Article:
Editor’s note: Last month, the Department of Natural Resources reported 60 endangered and 60 threatened species in Michigan. This week, in honor of Earth Day, we will share the stories of some of these animals and the work being done to help save them.

GRAND RAPIDS, Mich. (WOOD) — The lake sturgeon is a unique creature that stands out from its fellow fish in many ways.

Not only is it an ancient fish — believed to have been around in a similar form for more than 100 million years — but the lake sturgeon is also the largest native species to the Great Lakes. They have been measured longer than 6 feet and more than 200 pounds. They live for decades. According to the National Wildlife Federation, the average lifespan for males is around 55 years, but females can live up to 150 years. Unlike most fish, lake sturgeon don’t have scales but a coarse skin. And even the name is misleading, because lake sturgeon are regularly found in rivers, as well.

While they aren’t a common sight now, lake sturgeon once ruled the Great Lakes region. Numbers have dropped off harshly over the last 200 years, primarily thanks to overfishing in the 19th and early 20th centuries. And they face several other challenges, including pollution, loss of primary food sources and impacts from invasive species.

Lake sturgeon were designated as a threatened species in Michigan in 1994, kickstarting conservation programs to protect the fish and help regenerate the population.

While those conservation efforts first focused on other areas of the state, a compilation of researchers have turned their attention to the Grand River system in West Michigan, surveying for lake sturgeon and monitoring for breeding cycles.

The John Ball Zoo is working alongside the Grand Rapids Public Museum, Grand Valley State University, the Grand Valley Metro Council, the U.S. Fish and Wildlife Service and a consulting firm to conduct the surveys.

Bill Flanagan, the conservation manager at John Ball Zoo, said sturgeon are a difficult fish to study because they are notoriously elusive.

“The first step for us for conservation is just knowing how many are there. And it’s hard to count a fish like that. It lives on the bottom, it’s pretty secretive, and the Grand River is pretty big and wide, so it’s not easy to survey,” Flanagan told News 8.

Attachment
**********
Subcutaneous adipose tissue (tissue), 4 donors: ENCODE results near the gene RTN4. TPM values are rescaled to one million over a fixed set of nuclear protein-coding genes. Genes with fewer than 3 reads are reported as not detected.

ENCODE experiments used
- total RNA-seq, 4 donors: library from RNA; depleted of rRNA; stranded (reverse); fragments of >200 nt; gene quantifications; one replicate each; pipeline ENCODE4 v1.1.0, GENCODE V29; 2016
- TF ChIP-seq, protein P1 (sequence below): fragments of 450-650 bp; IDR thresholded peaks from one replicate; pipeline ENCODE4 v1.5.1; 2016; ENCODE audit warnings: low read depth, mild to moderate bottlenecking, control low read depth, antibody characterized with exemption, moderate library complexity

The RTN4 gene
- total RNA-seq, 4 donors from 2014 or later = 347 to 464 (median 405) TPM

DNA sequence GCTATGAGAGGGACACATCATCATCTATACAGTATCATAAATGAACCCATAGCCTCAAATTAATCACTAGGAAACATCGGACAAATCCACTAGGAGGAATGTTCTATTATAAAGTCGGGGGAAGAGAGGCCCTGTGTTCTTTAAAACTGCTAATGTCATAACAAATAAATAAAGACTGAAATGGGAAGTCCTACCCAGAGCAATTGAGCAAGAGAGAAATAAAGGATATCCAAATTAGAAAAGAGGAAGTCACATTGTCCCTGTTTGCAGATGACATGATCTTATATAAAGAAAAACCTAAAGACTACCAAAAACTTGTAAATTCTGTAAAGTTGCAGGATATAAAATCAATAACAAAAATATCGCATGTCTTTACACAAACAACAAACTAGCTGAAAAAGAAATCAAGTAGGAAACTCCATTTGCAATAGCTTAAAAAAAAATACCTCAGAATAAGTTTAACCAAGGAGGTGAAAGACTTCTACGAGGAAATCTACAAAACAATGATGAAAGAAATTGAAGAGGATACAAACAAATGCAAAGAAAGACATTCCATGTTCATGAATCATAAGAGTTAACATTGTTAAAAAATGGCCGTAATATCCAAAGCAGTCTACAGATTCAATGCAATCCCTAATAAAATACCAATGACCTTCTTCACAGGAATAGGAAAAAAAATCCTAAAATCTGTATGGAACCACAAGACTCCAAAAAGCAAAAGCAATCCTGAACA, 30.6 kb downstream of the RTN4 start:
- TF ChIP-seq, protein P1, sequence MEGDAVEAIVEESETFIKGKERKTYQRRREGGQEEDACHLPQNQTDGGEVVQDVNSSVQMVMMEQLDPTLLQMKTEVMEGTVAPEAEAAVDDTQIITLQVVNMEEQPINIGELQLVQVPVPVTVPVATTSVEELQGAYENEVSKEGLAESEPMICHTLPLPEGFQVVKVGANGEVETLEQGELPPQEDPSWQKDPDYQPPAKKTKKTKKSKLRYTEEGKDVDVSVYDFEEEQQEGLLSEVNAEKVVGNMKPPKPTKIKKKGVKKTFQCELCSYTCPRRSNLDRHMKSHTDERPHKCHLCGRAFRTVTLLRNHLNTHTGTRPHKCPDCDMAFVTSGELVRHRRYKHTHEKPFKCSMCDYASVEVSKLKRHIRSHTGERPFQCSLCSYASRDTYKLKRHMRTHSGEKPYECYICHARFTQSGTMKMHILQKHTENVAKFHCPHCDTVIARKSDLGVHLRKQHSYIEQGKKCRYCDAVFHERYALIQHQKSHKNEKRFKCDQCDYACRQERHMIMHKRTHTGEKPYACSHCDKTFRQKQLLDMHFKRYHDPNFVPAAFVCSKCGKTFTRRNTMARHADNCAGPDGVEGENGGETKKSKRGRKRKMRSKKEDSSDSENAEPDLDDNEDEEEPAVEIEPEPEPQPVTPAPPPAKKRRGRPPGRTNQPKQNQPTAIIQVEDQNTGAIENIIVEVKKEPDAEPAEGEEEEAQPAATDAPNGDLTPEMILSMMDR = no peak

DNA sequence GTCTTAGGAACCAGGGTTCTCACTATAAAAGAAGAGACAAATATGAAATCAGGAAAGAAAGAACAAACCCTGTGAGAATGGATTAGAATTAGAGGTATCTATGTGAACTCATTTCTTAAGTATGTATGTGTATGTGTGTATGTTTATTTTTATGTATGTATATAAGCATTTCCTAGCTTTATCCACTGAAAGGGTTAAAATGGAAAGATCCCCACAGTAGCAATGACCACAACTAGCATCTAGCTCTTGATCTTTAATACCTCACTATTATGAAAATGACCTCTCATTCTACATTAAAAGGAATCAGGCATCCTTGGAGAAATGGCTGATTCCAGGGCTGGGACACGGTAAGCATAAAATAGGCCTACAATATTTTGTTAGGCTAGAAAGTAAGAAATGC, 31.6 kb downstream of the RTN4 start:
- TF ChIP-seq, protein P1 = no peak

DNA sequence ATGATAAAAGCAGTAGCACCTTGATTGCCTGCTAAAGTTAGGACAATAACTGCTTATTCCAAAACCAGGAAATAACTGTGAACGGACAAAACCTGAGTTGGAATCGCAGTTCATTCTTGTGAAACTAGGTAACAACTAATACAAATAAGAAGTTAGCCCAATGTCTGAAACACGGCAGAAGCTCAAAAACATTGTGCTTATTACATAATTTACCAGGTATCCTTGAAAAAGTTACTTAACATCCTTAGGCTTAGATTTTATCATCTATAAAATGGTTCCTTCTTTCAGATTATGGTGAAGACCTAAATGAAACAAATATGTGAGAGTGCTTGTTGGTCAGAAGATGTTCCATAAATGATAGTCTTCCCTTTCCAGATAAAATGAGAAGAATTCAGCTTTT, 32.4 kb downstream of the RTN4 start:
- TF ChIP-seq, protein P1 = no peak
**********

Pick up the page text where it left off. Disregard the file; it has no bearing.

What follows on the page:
Adult lake sturgeon live out in big lakes like Lake Michigan, but they swim upriver to spawn. The juvenile sturgeon live in rivers for the first year of their lives before moving out to the lakes.

The team has been conducting surveys for four years. This past summer, it announced a major breakthrough: confirmation that lake sturgeon are using the Grand River as a breeding ground.

Grand Rapids Public Museum VP of science and education Stephanie Ogren, Ph.D., with the 4-month-old sturgeon researchers found in the Grand River on Sept. 8, 2022. (Courtesy Grand Rapids Public Museum)

Flanagan said the survey team found six juvenile sturgeon in the river last year.

“It means not only are there sturgeon present in the river, but it means they are reproducing, too,” Flanagan said.

GRPM researcher Stephanie Ogren said that finding juvenile sturgeon is also a good sign for the health of the river system.

“It kind of is sort of a ‘sensor’ for the rest of the species,” Ogren told News 8 last September. “If sturgeon are doing well, you can guess most species are doing OK. If sturgeon are having a hard time, you may have some issues with the river system.”

The next step for the research team is to get a better idea of the population of sturgeon coming to the Grand River system to spawn.

“We’re working with Grand Valley State University to install a sonar system that will help us count the adult sturgeon in the river, which will be really important for finding out what the sturgeon population is,” he said. “Finding out how many are there (helps us understand) the scope of the problem and how we can help.”

Harvesting lake sturgeon is extremely limited and only allowed in a handful of waters. Lake sturgeon cannot be legally harvested from the Grand River system.

Flanagan asks anglers to be mindful of their fishing haul and to understand that they are dealing with a threatened species. If you do catch a sturgeon, follow up with the DNR to pass along potentially relevant data.

“The DNR is always interested in hearing about rare species that you find,” Flanagan said. “Take a picture. Then, you have some data that you can share with the DNR and other biologists in the area.”

This story is the second part of a five-part series. You can read part one here.